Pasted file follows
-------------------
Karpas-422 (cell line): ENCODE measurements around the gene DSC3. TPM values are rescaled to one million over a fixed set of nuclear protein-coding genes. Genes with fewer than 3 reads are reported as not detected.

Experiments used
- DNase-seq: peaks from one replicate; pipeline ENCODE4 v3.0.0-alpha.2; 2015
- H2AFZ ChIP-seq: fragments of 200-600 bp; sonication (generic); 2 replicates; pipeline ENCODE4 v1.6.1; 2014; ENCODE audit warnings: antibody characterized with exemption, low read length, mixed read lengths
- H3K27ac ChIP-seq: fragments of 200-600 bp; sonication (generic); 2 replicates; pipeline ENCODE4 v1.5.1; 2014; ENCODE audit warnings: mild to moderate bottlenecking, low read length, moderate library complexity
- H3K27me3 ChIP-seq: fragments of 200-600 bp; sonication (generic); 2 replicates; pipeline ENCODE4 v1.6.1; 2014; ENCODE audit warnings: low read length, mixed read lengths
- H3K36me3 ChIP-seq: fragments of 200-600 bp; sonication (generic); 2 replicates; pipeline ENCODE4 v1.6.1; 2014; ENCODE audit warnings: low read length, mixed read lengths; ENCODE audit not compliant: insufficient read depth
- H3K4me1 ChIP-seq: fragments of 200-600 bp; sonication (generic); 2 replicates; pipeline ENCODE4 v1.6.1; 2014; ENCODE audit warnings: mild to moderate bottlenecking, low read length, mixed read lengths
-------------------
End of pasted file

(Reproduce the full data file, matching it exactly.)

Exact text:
Karpas-422 (cell line): ENCODE measurements around the gene DSC3. TPM values are rescaled to one million over a fixed set of nuclear protein-coding genes. Genes with fewer than 3 reads are reported as not detected.

Experiments used
- DNase-seq: peaks from one replicate; pipeline ENCODE4 v3.0.0-alpha.2; 2015
- H2AFZ ChIP-seq: fragments of 200-600 bp; sonication (generic); 2 replicates; pipeline ENCODE4 v1.6.1; 2014; ENCODE audit warnings: antibody characterized with exemption, low read length, mixed read lengths
- H3K27ac ChIP-seq: fragments of 200-600 bp; sonication (generic); 2 replicates; pipeline ENCODE4 v1.5.1; 2014; ENCODE audit warnings: mild to moderate bottlenecking, low read length, moderate library complexity
- H3K27me3 ChIP-seq: fragments of 200-600 bp; sonication (generic); 2 replicates; pipeline ENCODE4 v1.6.1; 2014; ENCODE audit warnings: low read length, mixed read lengths
- H3K36me3 ChIP-seq: fragments of 200-600 bp; sonication (generic); 2 replicates; pipeline ENCODE4 v1.6.1; 2014; ENCODE audit warnings: low read length, mixed read lengths; ENCODE audit not compliant: insufficient read depth
- H3K4me1 ChIP-seq: fragments of 200-600 bp; sonication (generic); 2 replicates; pipeline ENCODE4 v1.6.1; 2014; ENCODE audit warnings: mild to moderate bottlenecking, low read length, mixed read lengths